This year, we held a pair of roundtables, one on “Material” and the other on “Collective.” In the MC spirit, these write-ups were collectively written and assembled. Our thanks to all the organizers, speakers, participants, and audiences!
Material: a roundtable
The first of two MC sessions sought to interrogate the limits and possibilities of materiality, both in both in medieval art practice, and as a methodology for art history. This session was conceived, in part, as a response to a short essay by James Elkins called “On Some Limits of Materiality in Art History.” Elkins describes how material analyses eventually hit a wall, how “it becomes excruciatingly difficult to keep talking or writing when you are looking very closely.” The five short papers in this session engage with precisely this friction between materiality and interpretation, giving thought to the types of challenges that arise from material approaches, and also the ways in which attention to materiality may productively push the boundaries of art history as a discipline. The speakers engaged with a range of materials—Byzantine architecture, Italian panel painting, Romanesque sculpture, recipes for food and paint, and modern plaster casts—but they all converged on questions of how materialist approaches might intersect or interfere with other kinds of analyses, how they compliment or complicate familiar art historical concepts like iconography and affective embodiment, visuality and sensuality, the real, the copy, and the imaginary.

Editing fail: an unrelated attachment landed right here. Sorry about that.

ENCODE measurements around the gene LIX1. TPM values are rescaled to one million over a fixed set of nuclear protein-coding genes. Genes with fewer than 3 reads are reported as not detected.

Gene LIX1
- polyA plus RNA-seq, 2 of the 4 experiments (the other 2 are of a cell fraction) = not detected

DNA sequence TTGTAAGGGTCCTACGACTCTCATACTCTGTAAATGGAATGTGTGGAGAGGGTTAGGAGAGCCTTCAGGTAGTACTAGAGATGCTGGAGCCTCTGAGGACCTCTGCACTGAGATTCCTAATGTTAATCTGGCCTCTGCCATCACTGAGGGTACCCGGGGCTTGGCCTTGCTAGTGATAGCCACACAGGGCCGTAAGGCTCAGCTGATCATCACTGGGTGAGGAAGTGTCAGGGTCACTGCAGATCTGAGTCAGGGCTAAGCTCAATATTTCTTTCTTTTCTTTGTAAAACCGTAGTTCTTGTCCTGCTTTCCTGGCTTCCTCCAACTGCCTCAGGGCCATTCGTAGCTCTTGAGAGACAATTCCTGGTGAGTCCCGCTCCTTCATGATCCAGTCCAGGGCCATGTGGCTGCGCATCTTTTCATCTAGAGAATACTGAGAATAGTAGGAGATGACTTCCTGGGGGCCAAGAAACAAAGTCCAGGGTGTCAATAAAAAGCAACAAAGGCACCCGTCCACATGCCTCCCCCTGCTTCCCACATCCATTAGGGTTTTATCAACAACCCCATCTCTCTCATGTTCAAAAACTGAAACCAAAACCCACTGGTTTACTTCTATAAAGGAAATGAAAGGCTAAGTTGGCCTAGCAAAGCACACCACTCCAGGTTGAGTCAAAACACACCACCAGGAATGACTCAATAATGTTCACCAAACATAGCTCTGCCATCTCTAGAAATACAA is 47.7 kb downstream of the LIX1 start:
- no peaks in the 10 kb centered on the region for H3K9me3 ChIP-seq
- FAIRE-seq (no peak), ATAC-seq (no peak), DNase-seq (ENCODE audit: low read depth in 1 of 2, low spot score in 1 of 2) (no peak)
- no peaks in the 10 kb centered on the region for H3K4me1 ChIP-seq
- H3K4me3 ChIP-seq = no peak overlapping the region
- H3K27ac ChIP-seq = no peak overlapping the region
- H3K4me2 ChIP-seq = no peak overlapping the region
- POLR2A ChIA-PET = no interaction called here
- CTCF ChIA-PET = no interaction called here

Marian Bleeke’s presentation “Eating Medieval Art” focused on overlaps in ingredients between medieval art-making and medieval cooking. In particular, she discussed the use of egg white and egg yolk as binders, and on the egg yolk, saffron, leafy greens, and fruits as pigments. Instead of a Powerpoint, she illustrated her talk with three tasting items; an green herb tart, a yellow saffron and egg yolk tart, and a white elderflower tart with a purple berry topping.
Lora Webb’s paper considered the role of lapis lazuli transformed into ultramarine paint in the 14th-century Erbach Panels (Staatsgalerie, Stuttgart), which depict a full Apocalypse cycle over two panels. Drawing on Cennino Cennini and Nicholas of Lyra, she argued that process of turning luxurious materials into paint may have resonated with events of Revelations. Just as the world must be purified to make way for the Heavenly Jerusalem, so too, lapis lazuli had to be washed and refined before it could become ground for the events of the Apocalypse in the Erbach paintings.
Alice Lynn McMichael’s presentation focused on a group of provincial Byzantine chapels. She argued that Cappadocian painters created a distinctive contrast between the materials represented in depictions of cross-shaped objects and the immaterial, heavenly realm represented by the backgrounds, which are differentiated through a juxtaposition of stylized, aniconic motifs. Using the immateriality of the ceiling, Cappadocian artists created a particular viewing experience that incorporated multiple senses, the entire body, and the full sphere of architecture, space, and matter within it. This interpretation demands that we acknowledge the ceiling as integral to a viewing experience where ideas and images are used in sophisticated collaboration rather than simply as a flat canvas.
Jennifer Lyons focused on a curious upside-down representation of the Virgin Mary, who descends from a canopy of clouds to save the soul of a penitent sinner in the uppermost part of the twelfth-century Theophilus relief from the Abbey Church of Sainte-Marie of Souillac. Lyons argued that the sculptor or image-makers of Souillac called upon a devotional object, the sedes sapientiae or Throne of Wisdom, to picture the shifting materiality of the Mother of God in the Theophilus legend. By thinking with the three-dimensional form of the Throne of Wisdom, the Souillac sculptor transposed the apparition of the Virgin Mary to the two-dimensional surface of a slab of limestone, fixing the moment when the miracle-working potential of a devotional statue was unlocked through prayer.